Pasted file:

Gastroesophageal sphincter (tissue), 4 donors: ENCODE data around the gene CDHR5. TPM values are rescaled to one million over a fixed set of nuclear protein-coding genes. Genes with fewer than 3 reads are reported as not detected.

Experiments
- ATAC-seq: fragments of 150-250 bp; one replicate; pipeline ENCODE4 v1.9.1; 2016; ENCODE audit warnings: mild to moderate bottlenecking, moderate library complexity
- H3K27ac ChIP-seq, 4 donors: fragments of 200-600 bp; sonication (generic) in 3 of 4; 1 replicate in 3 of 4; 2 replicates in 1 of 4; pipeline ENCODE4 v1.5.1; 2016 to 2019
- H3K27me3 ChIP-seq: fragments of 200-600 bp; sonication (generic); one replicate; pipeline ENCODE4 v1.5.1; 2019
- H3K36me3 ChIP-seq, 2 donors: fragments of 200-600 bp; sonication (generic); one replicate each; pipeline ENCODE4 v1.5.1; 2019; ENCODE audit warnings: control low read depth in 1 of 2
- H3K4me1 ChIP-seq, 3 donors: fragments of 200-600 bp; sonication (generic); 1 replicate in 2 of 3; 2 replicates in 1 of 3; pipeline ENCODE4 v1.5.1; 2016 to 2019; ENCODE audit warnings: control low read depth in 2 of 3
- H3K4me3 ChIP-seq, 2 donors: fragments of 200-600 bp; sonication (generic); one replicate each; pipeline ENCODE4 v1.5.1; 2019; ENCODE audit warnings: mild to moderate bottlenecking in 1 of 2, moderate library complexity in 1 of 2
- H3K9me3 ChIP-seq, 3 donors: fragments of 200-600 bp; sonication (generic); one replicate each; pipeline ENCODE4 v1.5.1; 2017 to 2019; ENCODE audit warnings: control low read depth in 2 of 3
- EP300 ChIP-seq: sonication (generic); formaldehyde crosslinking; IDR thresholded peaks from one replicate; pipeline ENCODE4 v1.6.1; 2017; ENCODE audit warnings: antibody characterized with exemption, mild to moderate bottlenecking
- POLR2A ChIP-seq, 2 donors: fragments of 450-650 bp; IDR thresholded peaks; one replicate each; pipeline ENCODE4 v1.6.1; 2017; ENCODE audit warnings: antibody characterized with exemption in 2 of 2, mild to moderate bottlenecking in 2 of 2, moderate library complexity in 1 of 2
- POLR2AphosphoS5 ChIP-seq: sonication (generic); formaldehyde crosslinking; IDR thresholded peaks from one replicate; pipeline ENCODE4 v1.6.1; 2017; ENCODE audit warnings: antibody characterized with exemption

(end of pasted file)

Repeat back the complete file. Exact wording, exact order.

Gastroesophageal sphincter (tissue), 4 donors: ENCODE data around the gene CDHR5. TPM values are rescaled to one million over a fixed set of nuclear protein-coding genes. Genes with fewer than 3 reads are reported as not detected.

Experiments
- ATAC-seq: fragments of 150-250 bp; one replicate; pipeline ENCODE4 v1.9.1; 2016; ENCODE audit warnings: mild to moderate bottlenecking, moderate library complexity
- H3K27ac ChIP-seq, 4 donors: fragments of 200-600 bp; sonication (generic) in 3 of 4; 1 replicate in 3 of 4; 2 replicates in 1 of 4; pipeline ENCODE4 v1.5.1; 2016 to 2019
- H3K27me3 ChIP-seq: fragments of 200-600 bp; sonication (generic); one replicate; pipeline ENCODE4 v1.5.1; 2019
- H3K36me3 ChIP-seq, 2 donors: fragments of 200-600 bp; sonication (generic); one replicate each; pipeline ENCODE4 v1.5.1; 2019; ENCODE audit warnings: control low read depth in 1 of 2
- H3K4me1 ChIP-seq, 3 donors: fragments of 200-600 bp; sonication (generic); 1 replicate in 2 of 3; 2 replicates in 1 of 3; pipeline ENCODE4 v1.5.1; 2016 to 2019; ENCODE audit warnings: control low read depth in 2 of 3
- H3K4me3 ChIP-seq, 2 donors: fragments of 200-600 bp; sonication (generic); one replicate each; pipeline ENCODE4 v1.5.1; 2019; ENCODE audit warnings: mild to moderate bottlenecking in 1 of 2, moderate library complexity in 1 of 2
- H3K9me3 ChIP-seq, 3 donors: fragments of 200-600 bp; sonication (generic); one replicate each; pipeline ENCODE4 v1.5.1; 2017 to 2019; ENCODE audit warnings: control low read depth in 2 of 3
- EP300 ChIP-seq: sonication (generic); formaldehyde crosslinking; IDR thresholded peaks from one replicate; pipeline ENCODE4 v1.6.1; 2017; ENCODE audit warnings: antibody characterized with exemption, mild to moderate bottlenecking
- POLR2A ChIP-seq, 2 donors: fragments of 450-650 bp; IDR thresholded peaks; one replicate each; pipeline ENCODE4 v1.6.1; 2017; ENCODE audit warnings: antibody characterized with exemption in 2 of 2, mild to moderate bottlenecking in 2 of 2, moderate library complexity in 1 of 2
- POLR2AphosphoS5 ChIP-seq: sonication (generic); formaldehyde crosslinking; IDR thresholded peaks from one replicate; pipeline ENCODE4 v1.6.1; 2017; ENCODE audit warnings: antibody characterized with exemption